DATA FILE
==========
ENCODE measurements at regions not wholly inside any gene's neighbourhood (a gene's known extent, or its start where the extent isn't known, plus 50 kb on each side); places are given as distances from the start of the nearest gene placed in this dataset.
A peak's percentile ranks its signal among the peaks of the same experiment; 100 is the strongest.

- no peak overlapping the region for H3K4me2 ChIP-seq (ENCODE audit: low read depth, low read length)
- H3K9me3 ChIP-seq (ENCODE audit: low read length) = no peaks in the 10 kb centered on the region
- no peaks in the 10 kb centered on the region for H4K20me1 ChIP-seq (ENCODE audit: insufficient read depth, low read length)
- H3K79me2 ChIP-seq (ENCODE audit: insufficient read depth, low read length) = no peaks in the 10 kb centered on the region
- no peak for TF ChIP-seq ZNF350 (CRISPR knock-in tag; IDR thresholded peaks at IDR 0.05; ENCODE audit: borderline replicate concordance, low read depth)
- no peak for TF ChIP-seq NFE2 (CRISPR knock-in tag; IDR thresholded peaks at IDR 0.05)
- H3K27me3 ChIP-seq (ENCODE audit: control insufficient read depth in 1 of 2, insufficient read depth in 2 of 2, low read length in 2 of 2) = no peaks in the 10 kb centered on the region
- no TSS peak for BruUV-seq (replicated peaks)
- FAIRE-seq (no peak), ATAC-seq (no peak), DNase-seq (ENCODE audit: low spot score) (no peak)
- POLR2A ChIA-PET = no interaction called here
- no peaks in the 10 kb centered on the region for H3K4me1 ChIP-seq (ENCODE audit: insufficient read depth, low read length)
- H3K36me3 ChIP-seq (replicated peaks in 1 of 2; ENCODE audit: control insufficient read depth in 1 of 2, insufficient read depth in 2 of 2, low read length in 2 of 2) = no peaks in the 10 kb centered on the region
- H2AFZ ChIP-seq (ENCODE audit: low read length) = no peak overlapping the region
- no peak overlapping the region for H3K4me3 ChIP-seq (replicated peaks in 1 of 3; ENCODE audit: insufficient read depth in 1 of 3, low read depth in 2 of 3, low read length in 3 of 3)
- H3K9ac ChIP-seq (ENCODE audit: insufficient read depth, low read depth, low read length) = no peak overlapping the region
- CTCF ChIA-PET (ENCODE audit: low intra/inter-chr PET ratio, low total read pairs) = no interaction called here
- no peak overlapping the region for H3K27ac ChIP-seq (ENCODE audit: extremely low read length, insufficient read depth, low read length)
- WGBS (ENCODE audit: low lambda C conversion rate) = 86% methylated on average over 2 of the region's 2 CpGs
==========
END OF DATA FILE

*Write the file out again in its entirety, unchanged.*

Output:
ENCODE measurements at regions not wholly inside any gene's neighbourhood (a gene's known extent, or its start where the extent isn't known, plus 50 kb on each side); places are given as distances from the start of the nearest gene placed in this dataset.
A peak's percentile ranks its signal among the peaks of the same experiment; 100 is the strongest.

- no peak overlapping the region for H3K4me2 ChIP-seq (ENCODE audit: low read depth, low read length)
- H3K9me3 ChIP-seq (ENCODE audit: low read length) = no peaks in the 10 kb centered on the region
- no peaks in the 10 kb centered on the region for H4K20me1 ChIP-seq (ENCODE audit: insufficient read depth, low read length)
- H3K79me2 ChIP-seq (ENCODE audit: insufficient read depth, low read length) = no peaks in the 10 kb centered on the region
- no peak for TF ChIP-seq ZNF350 (CRISPR knock-in tag; IDR thresholded peaks at IDR 0.05; ENCODE audit: borderline replicate concordance, low read depth)
- no peak for TF ChIP-seq NFE2 (CRISPR knock-in tag; IDR thresholded peaks at IDR 0.05)
- H3K27me3 ChIP-seq (ENCODE audit: control insufficient read depth in 1 of 2, insufficient read depth in 2 of 2, low read length in 2 of 2) = no peaks in the 10 kb centered on the region
- no TSS peak for BruUV-seq (replicated peaks)
- FAIRE-seq (no peak), ATAC-seq (no peak), DNase-seq (ENCODE audit: low spot score) (no peak)
- POLR2A ChIA-PET = no interaction called here
- no peaks in the 10 kb centered on the region for H3K4me1 ChIP-seq (ENCODE audit: insufficient read depth, low read length)
- H3K36me3 ChIP-seq (replicated peaks in 1 of 2; ENCODE audit: control insufficient read depth in 1 of 2, insufficient read depth in 2 of 2, low read length in 2 of 2) = no peaks in the 10 kb centered on the region
- H2AFZ ChIP-seq (ENCODE audit: low read length) = no peak overlapping the region
- no peak overlapping the region for H3K4me3 ChIP-seq (replicated peaks in 1 of 3; ENCODE audit: insufficient read depth in 1 of 3, low read depth in 2 of 3, low read length in 3 of 3)
- H3K9ac ChIP-seq (ENCODE audit: insufficient read depth, low read depth, low read length) = no peak overlapping the region
- CTCF ChIA-PET (ENCODE audit: low intra/inter-chr PET ratio, low total read pairs) = no interaction called here
- no peak overlapping the region for H3K27ac ChIP-seq (ENCODE audit: extremely low read length, insufficient read depth, low read length)
- WGBS (ENCODE audit: low lambda C conversion rate) = 86% methylated on average over 2 of the region's 2 CpGs